Sunday, 22 May 2011

Spring knitting

I'm a big fan of the Electric Sheep podcast, but there is one area where I disagree with the podcaster, Hoxton Handmade, and that is in the area of Summer knitting. Hoxton Handmade has made it clear that she doesn't particularly appreciate Summer knitting, which she equates with cotton. I perfectly understand her aversion to knitting with cotton, which I also have found to be heavy and stiff. What I don't comprehend is her outright dismissal of linen and hemp.

I look forward to Spring - not only for the warmer temperatures, the lighter evenings and the return to allotment gardening, but also (and possibly mainly) for the return of my Spring/Summer wardrobe. Which mainly consists of linen garments. I absolutely ADORE linen. I really can't express it emphatically enough. It is to my mind the most appealing of fabrics, being both comfortable and elegant. Yes, I know it wrinkles, but it is supposed to do that, so you can go through your day secure in the knowledge that your clothes will remain effortlessly elegant regardless of how much they naturally bunch and wrinkle.

It is understandable for British people not to appreciate linen. After all, it is a fabric that really comes into its own in very hot weather, which is something one doesn't suffer from much in Britain. My appreciation for linen really began when I lived in the desert, because no matter how much you sweated, the fabric would absorb it and dry off almost immediately. Also, because it is quite a stiff fabric it doesn't cling to the skin, so it allows air to circulate around your body.

I suppose it is a fabric one associates more with Southern Europe, and in fact the first time I saw flax fields was in Normandy. It is even attractive in plant form - the flowers are pale blue and the seed heads are plump and regular. I'm growing some on my garden, partly because it's supposed to be a good companion plant with carrots, and also just because I wanted to see if I could. After all, if it grows in Normandy, it should grow in Oxford.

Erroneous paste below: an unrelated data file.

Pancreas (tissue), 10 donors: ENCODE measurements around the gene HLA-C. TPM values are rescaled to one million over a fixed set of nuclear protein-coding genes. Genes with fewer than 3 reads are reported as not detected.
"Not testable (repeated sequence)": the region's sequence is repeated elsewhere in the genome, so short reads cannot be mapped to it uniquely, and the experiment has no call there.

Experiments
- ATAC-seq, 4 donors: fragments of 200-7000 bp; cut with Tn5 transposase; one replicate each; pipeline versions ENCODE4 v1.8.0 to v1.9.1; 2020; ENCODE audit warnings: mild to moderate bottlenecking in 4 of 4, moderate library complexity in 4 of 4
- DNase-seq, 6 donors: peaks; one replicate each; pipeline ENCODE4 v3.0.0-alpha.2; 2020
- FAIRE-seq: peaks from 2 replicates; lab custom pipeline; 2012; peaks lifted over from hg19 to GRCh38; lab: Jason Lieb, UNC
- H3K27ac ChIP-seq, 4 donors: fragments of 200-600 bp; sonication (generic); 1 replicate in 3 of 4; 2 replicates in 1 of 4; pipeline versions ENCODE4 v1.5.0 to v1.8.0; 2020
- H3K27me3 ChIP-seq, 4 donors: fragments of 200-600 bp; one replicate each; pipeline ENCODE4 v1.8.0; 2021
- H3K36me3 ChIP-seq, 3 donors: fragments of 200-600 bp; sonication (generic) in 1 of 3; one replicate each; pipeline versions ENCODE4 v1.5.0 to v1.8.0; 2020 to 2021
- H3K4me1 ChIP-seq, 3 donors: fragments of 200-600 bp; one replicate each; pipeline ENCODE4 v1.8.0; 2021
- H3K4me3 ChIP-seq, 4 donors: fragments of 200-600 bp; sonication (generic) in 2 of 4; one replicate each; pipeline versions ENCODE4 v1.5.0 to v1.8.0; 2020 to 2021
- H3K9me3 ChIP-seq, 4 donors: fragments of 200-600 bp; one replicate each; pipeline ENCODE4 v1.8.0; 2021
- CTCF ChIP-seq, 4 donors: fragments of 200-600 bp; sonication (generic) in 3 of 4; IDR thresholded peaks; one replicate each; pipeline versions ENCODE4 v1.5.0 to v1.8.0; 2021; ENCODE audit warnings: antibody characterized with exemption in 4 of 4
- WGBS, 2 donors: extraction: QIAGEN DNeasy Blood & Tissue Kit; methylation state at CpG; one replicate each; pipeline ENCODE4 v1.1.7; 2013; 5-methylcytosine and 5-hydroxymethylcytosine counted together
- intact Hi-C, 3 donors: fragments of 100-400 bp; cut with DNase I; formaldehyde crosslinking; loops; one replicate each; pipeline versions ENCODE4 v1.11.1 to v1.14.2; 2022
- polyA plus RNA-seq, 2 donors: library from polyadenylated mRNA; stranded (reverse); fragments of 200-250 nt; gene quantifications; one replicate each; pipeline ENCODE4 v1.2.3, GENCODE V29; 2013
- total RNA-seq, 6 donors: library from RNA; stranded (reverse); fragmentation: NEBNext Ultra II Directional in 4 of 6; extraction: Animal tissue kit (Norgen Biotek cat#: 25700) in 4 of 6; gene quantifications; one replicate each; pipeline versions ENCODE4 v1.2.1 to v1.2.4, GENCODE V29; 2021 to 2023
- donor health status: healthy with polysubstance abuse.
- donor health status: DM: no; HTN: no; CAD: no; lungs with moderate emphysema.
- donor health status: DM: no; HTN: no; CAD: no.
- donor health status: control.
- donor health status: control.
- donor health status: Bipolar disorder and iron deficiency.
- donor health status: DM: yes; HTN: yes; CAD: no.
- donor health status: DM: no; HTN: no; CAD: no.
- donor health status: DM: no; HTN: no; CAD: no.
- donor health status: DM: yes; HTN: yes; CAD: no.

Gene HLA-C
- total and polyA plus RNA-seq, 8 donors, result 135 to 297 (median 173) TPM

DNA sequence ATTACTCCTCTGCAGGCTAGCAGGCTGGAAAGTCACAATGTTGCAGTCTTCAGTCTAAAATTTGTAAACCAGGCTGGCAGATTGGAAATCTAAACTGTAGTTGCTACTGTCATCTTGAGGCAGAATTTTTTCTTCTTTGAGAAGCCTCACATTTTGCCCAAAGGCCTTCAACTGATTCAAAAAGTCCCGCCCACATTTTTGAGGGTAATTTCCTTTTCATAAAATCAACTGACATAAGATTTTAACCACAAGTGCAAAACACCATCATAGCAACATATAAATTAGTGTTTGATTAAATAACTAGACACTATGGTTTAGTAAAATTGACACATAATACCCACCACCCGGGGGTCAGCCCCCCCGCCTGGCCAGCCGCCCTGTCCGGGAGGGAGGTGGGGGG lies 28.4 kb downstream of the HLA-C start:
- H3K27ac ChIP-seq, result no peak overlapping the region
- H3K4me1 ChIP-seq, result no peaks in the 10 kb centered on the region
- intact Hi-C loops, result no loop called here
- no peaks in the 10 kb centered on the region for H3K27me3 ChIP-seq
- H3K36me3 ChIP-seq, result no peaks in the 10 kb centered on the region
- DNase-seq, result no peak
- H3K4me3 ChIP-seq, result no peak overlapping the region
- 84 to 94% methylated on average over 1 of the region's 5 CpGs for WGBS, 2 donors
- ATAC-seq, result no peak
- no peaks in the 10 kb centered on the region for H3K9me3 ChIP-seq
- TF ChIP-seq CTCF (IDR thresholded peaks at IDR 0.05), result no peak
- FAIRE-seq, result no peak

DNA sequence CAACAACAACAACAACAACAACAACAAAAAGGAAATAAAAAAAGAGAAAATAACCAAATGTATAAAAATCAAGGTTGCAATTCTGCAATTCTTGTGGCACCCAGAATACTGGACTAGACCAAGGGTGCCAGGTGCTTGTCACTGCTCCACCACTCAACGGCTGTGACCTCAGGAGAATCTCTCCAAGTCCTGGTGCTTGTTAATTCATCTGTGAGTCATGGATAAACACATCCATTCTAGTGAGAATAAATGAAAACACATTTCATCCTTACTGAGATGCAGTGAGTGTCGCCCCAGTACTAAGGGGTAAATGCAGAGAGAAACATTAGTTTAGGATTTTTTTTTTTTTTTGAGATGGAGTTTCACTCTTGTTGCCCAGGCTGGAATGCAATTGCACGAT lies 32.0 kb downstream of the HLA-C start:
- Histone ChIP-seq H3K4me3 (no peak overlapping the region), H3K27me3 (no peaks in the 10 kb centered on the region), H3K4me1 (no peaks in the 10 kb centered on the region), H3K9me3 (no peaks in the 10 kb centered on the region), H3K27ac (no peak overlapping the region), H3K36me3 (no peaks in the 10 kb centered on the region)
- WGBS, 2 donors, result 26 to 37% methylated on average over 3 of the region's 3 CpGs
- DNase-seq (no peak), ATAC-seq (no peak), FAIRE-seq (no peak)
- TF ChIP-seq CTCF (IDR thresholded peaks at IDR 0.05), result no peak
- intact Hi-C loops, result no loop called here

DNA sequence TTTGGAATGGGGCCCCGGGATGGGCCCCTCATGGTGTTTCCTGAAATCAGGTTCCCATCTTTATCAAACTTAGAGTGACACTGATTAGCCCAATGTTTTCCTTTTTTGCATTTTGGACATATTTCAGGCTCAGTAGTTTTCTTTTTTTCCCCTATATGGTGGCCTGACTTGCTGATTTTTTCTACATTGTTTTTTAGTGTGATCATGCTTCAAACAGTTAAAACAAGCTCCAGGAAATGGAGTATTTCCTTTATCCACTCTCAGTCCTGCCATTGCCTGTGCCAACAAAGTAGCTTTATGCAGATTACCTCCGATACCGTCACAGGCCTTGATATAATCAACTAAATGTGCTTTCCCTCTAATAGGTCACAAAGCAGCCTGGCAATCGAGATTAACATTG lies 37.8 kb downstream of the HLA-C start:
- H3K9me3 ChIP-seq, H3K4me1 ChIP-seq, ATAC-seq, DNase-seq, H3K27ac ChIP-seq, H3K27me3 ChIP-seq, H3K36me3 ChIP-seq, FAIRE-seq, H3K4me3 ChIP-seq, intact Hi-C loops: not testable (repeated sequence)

Flax plant image from Wikipedia Commons

My favourite linen yarn is La Droguerie DK linen, which comes in a range of gorgeous, shiny colours. I also like Katia 4 ply lino, which I plan to use for this pattern - that is, unless I find some nice linen on my trip to Italy:

Liesl tunic
Lately I've also started buying more hemp, which is not just for hippies any more, despite the lingering characterisation (yes, hemp is related to cannabis, no, your clothes won't make you high). Hemp is not as smooth as linen, but also doesn't wrinkle as much. It's a more environmental option than cotton, being less destructive to grow as it requires fewer pesticides and herbicides. Also it is more durable than cotton and becomes softer with wear.

I knit a skirt out of Hemp for Knitting Allhemp6 last year, and I wear it all the time (knit skirts, incidentally, being another subject upon which Hoxton Handmade and I differ). It is incredibly wearable, comfortable, and best of all, machine washable. Although I developed calluses on my fingers, I was not discouraged, and in fact am currently knitting this dress from the same yarn:

Jill's dress
I aim to finish this dress by early June so I can wear it in Italy. I am well on my way to achieving this goal - probably within one skein or less. Fortunately, because I'm getting very bored of the endless stocking stitch. I chose the colour because I own nothing else in that shade. I was afraid I was getting into a rut with the endless green, but as you can see, like everything else in my wardrobe it goes beautifully with chartreuse.